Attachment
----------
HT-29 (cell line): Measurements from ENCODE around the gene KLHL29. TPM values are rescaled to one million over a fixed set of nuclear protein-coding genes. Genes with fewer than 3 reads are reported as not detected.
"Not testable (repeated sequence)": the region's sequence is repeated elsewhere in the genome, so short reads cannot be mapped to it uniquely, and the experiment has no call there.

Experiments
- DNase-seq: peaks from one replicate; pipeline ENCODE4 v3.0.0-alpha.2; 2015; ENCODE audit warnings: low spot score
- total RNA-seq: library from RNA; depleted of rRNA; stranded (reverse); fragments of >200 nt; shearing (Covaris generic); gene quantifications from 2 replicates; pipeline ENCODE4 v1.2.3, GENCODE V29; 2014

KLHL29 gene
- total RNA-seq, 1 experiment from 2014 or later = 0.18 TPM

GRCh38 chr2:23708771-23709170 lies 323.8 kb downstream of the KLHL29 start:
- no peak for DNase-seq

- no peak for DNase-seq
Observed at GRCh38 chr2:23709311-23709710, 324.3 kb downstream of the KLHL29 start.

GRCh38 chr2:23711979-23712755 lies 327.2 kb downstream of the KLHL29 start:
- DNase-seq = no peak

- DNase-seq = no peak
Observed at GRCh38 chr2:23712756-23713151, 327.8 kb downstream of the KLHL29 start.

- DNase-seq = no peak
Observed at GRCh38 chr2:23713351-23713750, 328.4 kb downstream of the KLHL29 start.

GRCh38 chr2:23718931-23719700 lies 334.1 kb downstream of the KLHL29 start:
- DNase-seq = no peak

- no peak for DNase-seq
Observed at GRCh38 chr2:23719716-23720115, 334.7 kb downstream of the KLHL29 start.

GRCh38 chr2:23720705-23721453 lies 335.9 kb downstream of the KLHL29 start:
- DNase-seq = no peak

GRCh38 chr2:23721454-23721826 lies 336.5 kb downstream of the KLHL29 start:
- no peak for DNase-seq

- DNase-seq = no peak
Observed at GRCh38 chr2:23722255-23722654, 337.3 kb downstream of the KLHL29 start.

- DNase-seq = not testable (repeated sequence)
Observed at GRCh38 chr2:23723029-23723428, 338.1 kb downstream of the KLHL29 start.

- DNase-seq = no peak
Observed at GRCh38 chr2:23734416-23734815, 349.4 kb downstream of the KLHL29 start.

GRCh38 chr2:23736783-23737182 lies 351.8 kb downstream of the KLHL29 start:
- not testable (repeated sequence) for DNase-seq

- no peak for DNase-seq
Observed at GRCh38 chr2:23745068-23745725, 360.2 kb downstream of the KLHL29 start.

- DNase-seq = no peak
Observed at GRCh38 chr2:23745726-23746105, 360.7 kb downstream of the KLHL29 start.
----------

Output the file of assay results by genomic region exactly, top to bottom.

HT-29 (cell line): Measurements from ENCODE around the gene KLHL29. TPM values are rescaled to one million over a fixed set of nuclear protein-coding genes. Genes with fewer than 3 reads are reported as not detected.
"Not testable (repeated sequence)": the region's sequence is repeated elsewhere in the genome, so short reads cannot be mapped to it uniquely, and the experiment has no call there.

Experiments
- DNase-seq: peaks from one replicate; pipeline ENCODE4 v3.0.0-alpha.2; 2015; ENCODE audit warnings: low spot score
- total RNA-seq: library from RNA; depleted of rRNA; stranded (reverse); fragments of >200 nt; shearing (Covaris generic); gene quantifications from 2 replicates; pipeline ENCODE4 v1.2.3, GENCODE V29; 2014

KLHL29 gene
- total RNA-seq, 1 experiment from 2014 or later = 0.18 TPM

GRCh38 chr2:23708771-23709170 lies 323.8 kb downstream of the KLHL29 start:
- no peak for DNase-seq

- no peak for DNase-seq
Observed at GRCh38 chr2:23709311-23709710, 324.3 kb downstream of the KLHL29 start.

GRCh38 chr2:23711979-23712755 lies 327.2 kb downstream of the KLHL29 start:
- DNase-seq = no peak

- DNase-seq = no peak
Observed at GRCh38 chr2:23712756-23713151, 327.8 kb downstream of the KLHL29 start.

- DNase-seq = no peak
Observed at GRCh38 chr2:23713351-23713750, 328.4 kb downstream of the KLHL29 start.

GRCh38 chr2:23718931-23719700 lies 334.1 kb downstream of the KLHL29 start:
- DNase-seq = no peak

- no peak for DNase-seq
Observed at GRCh38 chr2:23719716-23720115, 334.7 kb downstream of the KLHL29 start.

GRCh38 chr2:23720705-23721453 lies 335.9 kb downstream of the KLHL29 start:
- DNase-seq = no peak

GRCh38 chr2:23721454-23721826 lies 336.5 kb downstream of the KLHL29 start:
- no peak for DNase-seq

- DNase-seq = no peak
Observed at GRCh38 chr2:23722255-23722654, 337.3 kb downstream of the KLHL29 start.

- DNase-seq = not testable (repeated sequence)
Observed at GRCh38 chr2:23723029-23723428, 338.1 kb downstream of the KLHL29 start.

- DNase-seq = no peak
Observed at GRCh38 chr2:23734416-23734815, 349.4 kb downstream of the KLHL29 start.

GRCh38 chr2:23736783-23737182 lies 351.8 kb downstream of the KLHL29 start:
- not testable (repeated sequence) for DNase-seq

- no peak for DNase-seq
Observed at GRCh38 chr2:23745068-23745725, 360.2 kb downstream of the KLHL29 start.

- DNase-seq = no peak
Observed at GRCh38 chr2:23745726-23746105, 360.7 kb downstream of the KLHL29 start.